Note: Each Wednesday, we take a look at a critical coaching decision from the prior week’s game that had an impact in the final score—from a statistical point.
Mike Singletary may be old school, but he sure does need some schooling.
Why? His decision to kick a field goal in the 1st half of Sunday’s game helped the Broncos. It may not have factored into the final analysis, but it easily could have.
Singletary would probably remark, like Raheem Morris in Tampa Bay, that stats are for losers.
So be it. Eventually the stats—and the expected points values—catch up to everyone (more on this later).
So, let´s get right to it, or as one of the finest poets of his generation, Dr. Dre, said, “It ain’t nuthin’ but a stat thang, baby.”
Singletary faced a 4th-and-1 from the Broncos’ 17-yard line with 47 seconds remaining in the first quarter. He could either:
1) Kick the relatively easy field goal.
2) Go for it.
In order to conduct our analysis, we need to make a few (very reasonable) probability assumptions using data from all NFL teams during the entirety of last season. Here, one might also consider using data from the previous 49ers season. But since the sample size is somewhat limited for one team, one is inclined to use overall NFL averages from 2009:
- Teams were 62.15% on 4th downs in which they faced 1 to 2 yards
- Teams were 83.62% when kicking field goals from 30-39 yards
The reason we’re using these two assumptions is that we’re treating the decision of the 49ers as mutually exclusive. The 49ers either decide to go for 1 yard (a 4th-and-1) or the team decides to kick the field goal.
As usual, I’ll also be utilizing Brian Burke’s EPV over at Advanced NFL Stats. I often use another set of EPV from Professor Wayne Winston and Jeff Sagarin. But we are big fans of Burke’s research, and given that his EP values show similar trends, it’s fun to promote Burke (not that he needs it).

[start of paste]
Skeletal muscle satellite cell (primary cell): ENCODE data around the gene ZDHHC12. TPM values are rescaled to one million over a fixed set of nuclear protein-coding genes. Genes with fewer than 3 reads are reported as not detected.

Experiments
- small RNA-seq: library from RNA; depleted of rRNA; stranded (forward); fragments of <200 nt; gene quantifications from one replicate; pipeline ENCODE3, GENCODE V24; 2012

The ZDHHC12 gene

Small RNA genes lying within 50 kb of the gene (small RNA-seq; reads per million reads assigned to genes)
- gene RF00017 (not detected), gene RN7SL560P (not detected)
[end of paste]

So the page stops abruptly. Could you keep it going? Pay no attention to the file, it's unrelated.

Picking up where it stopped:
Now, using Burke’s EP values, we can make a few other assumptions about the expected value of the different scenarios the 49ers faced:
- EPV of getting a field goal: 2.3 (due to Denver’s subsequent EPV after kickoff)
- EPV of getting a first down and facing 1st-and-10 at the 16-yard line: 4.33
- EPV of turning the ball over and facing a Broncos 1st-and-10 from Denver’s own 17-yard line: -0.22
- EPV of missing the field goal and facing a Broncos 1st-and-10 from the Broncos’ own 25-yard line: -0.58 (Denver gets the ball where it’s placed, not snapped)
The (Non-LeBron) Decision
Now, without boring you completely, we’ll apply a probability equation (using our previous percentage assumptions) to both going for the 1st down and going for the field goal:
1. Going For the Field Goal:
(.8362 x 2.3)+(1-.8362) x (-.58) = 1.82 Expected Points
*Here we assume there’s an 83.62% chance of making the field goal.
2. Going For The 1st Down:
(.6215 x 4.33 )+(1-.6215) x (-.22) = 2.61 Expected Points
*Here we assume there’s a 62.15% change of getting the 1st down.
In both of these equations, we are simply applying the percentage chance of each event likely happening by the expected value of each event. We can see that the EPV of going for the 1st down is indeed higher than going for the safer field goal. Sure, Singletary put points on the board, but even without the field goal, over the long-term, the numbers say he would have put them up anyway. Better to be aggressive in this situation.
(Note: A quick note on my opening, in which I said that over the long term, the stats catch up to everyone. This isn’t quite true. In a theoretically infinite season, Singletary would get burned; just like in poker, though, one can outdraw an opponent over and over and over, spit in the face of the odds, and do just fine. I should also point out that stats don’t pet your dog, don’t factor in whether or not your kicker just sprained his ankle, and don’t know if your QB is preoccupied with sexting. Other than that, we’re good!).
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